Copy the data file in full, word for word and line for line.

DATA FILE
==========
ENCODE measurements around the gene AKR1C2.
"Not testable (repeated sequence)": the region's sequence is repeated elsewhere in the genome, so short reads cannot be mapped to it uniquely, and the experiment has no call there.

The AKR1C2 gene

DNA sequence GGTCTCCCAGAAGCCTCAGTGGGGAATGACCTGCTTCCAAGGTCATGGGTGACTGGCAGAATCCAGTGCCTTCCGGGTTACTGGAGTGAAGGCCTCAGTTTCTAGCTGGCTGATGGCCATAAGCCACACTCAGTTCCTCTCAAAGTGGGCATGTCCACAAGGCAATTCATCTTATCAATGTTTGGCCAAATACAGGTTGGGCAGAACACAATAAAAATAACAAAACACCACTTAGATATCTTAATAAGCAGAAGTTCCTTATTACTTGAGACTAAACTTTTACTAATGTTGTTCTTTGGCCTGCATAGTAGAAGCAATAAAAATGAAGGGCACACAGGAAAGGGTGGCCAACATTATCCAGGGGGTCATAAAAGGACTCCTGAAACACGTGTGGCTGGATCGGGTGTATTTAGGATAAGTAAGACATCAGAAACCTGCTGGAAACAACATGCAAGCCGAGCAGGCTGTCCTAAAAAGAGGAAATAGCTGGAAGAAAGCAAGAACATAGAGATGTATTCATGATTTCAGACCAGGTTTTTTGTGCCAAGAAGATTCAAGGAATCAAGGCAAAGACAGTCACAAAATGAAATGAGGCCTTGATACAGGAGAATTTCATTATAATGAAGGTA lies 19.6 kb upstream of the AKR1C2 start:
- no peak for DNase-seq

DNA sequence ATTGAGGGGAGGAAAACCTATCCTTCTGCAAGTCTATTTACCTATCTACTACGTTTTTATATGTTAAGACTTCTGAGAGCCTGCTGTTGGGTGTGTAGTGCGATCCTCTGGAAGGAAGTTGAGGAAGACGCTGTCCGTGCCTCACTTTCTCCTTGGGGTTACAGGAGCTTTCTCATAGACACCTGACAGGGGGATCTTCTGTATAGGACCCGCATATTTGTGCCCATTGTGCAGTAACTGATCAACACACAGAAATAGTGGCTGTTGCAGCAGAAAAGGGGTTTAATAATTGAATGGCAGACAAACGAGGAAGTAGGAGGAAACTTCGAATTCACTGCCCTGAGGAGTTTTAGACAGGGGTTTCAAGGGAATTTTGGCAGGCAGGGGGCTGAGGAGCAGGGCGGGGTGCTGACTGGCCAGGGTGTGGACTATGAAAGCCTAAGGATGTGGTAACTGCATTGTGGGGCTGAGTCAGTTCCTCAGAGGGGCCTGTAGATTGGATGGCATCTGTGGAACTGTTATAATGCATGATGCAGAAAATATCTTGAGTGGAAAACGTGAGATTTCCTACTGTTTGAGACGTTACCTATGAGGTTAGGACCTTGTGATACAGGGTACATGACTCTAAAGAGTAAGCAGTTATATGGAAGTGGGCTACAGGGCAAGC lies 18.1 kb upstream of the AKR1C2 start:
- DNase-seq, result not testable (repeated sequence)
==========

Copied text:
ENCODE measurements around the gene AKR1C2.
"Not testable (repeated sequence)": the region's sequence is repeated elsewhere in the genome, so short reads cannot be mapped to it uniquely, and the experiment has no call there.

The AKR1C2 gene

DNA sequence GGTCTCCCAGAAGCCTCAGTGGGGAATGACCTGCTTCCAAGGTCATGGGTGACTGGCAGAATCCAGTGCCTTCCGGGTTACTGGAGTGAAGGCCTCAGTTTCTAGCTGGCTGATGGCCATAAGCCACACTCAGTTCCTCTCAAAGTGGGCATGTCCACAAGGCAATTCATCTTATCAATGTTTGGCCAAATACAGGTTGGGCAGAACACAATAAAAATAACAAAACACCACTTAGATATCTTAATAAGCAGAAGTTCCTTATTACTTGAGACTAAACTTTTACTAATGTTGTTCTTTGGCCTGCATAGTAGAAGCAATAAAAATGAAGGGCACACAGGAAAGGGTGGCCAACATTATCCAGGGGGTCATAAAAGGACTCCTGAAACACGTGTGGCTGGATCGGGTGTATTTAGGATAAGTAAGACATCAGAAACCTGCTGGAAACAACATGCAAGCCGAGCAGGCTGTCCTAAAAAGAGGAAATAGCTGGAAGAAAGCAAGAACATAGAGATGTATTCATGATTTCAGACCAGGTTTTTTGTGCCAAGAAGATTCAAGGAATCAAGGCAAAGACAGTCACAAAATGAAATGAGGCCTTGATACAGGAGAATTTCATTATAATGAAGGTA lies 19.6 kb upstream of the AKR1C2 start:
- no peak for DNase-seq

DNA sequence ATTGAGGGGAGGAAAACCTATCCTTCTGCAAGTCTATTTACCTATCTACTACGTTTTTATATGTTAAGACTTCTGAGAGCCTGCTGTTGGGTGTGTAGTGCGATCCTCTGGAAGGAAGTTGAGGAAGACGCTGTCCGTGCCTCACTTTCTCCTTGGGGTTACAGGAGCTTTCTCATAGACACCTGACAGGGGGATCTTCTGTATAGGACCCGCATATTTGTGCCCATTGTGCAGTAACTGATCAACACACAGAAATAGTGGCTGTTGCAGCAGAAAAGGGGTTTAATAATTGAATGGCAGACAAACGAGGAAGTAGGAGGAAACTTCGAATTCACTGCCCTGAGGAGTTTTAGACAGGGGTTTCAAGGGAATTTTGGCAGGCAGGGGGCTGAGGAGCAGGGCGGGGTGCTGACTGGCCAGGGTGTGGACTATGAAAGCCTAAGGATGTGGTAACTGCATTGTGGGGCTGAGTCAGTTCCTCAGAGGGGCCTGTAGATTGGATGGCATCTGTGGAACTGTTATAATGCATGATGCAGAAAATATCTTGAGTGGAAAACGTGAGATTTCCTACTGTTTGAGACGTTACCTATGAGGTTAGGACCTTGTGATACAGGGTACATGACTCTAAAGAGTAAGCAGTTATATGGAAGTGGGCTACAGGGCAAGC lies 18.1 kb upstream of the AKR1C2 start:
- DNase-seq, result not testable (repeated sequence)